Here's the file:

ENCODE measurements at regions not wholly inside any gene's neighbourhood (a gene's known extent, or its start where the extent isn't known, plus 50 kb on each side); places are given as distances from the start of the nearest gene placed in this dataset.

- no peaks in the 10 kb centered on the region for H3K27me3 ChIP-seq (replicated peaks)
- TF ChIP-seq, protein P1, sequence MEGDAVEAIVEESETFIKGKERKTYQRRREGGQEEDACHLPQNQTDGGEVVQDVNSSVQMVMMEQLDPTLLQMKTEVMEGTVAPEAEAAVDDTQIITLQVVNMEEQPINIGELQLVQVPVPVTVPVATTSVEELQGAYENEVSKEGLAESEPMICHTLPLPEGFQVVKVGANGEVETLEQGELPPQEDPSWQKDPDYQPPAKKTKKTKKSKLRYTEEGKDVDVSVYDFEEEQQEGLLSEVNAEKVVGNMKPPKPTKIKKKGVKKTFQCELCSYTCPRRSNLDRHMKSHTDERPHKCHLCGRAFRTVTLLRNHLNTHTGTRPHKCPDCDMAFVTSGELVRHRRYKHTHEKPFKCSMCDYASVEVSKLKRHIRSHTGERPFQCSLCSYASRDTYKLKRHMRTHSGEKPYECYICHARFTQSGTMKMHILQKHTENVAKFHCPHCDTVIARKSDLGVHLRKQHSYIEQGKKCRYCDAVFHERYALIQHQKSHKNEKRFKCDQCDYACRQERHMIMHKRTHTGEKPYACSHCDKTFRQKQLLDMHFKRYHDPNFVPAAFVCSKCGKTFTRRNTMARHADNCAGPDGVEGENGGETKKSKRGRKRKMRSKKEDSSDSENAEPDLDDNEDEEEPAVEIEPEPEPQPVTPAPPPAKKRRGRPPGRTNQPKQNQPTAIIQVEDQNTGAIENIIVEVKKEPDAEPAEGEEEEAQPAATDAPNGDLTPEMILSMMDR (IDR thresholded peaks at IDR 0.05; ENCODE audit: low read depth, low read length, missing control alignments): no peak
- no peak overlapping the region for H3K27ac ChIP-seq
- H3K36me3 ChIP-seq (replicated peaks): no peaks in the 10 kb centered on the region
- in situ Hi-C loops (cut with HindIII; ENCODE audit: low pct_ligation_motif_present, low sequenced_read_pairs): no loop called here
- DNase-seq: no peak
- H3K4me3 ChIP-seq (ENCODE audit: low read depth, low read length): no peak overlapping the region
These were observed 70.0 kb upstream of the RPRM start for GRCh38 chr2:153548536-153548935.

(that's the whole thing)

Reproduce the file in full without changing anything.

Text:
ENCODE measurements at regions not wholly inside any gene's neighbourhood (a gene's known extent, or its start where the extent isn't known, plus 50 kb on each side); places are given as distances from the start of the nearest gene placed in this dataset.

- no peaks in the 10 kb centered on the region for H3K27me3 ChIP-seq (replicated peaks)
- TF ChIP-seq, protein P1, sequence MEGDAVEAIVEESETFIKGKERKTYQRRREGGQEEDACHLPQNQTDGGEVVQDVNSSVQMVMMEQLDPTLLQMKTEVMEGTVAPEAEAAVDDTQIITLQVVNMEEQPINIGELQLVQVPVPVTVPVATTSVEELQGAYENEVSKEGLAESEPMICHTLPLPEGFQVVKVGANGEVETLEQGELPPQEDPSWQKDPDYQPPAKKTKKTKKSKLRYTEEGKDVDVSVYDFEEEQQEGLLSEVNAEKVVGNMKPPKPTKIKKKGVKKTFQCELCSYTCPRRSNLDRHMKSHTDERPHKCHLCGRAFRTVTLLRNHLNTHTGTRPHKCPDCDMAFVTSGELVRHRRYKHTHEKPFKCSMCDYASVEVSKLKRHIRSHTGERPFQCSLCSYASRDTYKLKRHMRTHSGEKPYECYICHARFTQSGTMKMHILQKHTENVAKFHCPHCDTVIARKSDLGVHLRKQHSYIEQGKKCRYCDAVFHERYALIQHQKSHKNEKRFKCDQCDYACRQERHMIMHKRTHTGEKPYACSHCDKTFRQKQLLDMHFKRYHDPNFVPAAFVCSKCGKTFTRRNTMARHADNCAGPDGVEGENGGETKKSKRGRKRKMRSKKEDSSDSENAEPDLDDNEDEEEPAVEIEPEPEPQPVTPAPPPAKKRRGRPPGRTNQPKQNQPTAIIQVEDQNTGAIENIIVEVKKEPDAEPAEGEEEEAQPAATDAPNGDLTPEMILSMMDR (IDR thresholded peaks at IDR 0.05; ENCODE audit: low read depth, low read length, missing control alignments): no peak
- no peak overlapping the region for H3K27ac ChIP-seq
- H3K36me3 ChIP-seq (replicated peaks): no peaks in the 10 kb centered on the region
- in situ Hi-C loops (cut with HindIII; ENCODE audit: low pct_ligation_motif_present, low sequenced_read_pairs): no loop called here
- DNase-seq: no peak
- H3K4me3 ChIP-seq (ENCODE audit: low read depth, low read length): no peak overlapping the region
These were observed 70.0 kb upstream of the RPRM start for GRCh38 chr2:153548536-153548935.